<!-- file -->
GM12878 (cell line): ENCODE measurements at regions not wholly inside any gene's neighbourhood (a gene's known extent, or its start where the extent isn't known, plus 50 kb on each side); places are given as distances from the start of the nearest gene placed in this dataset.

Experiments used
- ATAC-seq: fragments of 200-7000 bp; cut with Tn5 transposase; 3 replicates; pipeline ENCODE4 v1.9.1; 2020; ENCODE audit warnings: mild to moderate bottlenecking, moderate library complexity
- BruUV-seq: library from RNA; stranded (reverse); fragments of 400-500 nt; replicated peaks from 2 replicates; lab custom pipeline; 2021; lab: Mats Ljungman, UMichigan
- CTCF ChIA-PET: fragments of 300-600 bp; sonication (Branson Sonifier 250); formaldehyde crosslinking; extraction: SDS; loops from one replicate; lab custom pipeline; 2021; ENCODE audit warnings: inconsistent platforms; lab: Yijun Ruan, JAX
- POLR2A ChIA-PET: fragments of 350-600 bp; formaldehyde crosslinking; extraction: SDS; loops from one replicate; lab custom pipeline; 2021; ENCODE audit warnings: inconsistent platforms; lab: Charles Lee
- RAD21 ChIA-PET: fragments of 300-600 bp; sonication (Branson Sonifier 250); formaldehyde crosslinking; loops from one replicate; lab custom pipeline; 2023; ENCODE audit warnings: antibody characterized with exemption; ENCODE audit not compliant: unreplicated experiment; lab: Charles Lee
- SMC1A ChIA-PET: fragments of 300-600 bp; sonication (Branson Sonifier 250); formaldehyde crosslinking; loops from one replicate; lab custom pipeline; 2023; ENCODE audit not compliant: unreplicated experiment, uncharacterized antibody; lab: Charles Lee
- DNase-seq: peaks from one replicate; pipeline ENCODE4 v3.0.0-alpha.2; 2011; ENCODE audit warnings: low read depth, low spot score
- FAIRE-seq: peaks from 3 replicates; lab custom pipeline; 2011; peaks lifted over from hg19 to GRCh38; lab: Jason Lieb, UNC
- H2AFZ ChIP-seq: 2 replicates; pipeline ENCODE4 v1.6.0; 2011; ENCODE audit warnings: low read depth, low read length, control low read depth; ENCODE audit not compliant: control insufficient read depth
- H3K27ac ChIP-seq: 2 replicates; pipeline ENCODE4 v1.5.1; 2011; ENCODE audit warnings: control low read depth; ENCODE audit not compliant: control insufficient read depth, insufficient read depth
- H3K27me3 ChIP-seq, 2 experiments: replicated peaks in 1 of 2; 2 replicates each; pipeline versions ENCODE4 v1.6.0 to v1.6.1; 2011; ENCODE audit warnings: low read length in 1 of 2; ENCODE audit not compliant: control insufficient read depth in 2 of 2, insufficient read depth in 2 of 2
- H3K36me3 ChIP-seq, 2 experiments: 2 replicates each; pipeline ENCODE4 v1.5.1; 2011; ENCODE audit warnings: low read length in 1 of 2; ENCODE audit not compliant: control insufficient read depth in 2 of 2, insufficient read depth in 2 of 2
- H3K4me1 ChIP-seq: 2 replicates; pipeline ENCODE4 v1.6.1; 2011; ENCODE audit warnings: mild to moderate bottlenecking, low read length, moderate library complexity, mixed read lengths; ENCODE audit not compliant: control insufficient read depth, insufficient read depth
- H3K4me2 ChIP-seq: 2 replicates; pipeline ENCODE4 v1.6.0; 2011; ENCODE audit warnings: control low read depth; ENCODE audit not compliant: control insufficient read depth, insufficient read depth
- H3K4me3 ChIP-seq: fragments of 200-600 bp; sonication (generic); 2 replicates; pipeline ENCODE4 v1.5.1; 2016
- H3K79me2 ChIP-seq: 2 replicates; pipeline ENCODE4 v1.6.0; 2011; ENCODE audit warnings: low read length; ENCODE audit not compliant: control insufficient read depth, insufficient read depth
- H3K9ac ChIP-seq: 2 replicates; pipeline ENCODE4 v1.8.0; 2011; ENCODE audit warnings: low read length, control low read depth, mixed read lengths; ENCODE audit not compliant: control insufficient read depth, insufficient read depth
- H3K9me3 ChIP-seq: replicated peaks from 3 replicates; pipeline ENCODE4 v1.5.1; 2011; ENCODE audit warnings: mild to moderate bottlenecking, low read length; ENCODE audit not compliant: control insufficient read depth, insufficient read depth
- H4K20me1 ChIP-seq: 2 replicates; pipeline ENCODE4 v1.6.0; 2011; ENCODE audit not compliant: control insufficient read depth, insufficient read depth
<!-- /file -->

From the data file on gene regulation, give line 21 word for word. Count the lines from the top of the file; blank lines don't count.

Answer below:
- H4K20me1 ChIP-seq: 2 replicates; pipeline ENCODE4 v1.6.0; 2011; ENCODE audit not compliant: control insufficient read depth, insufficient read depth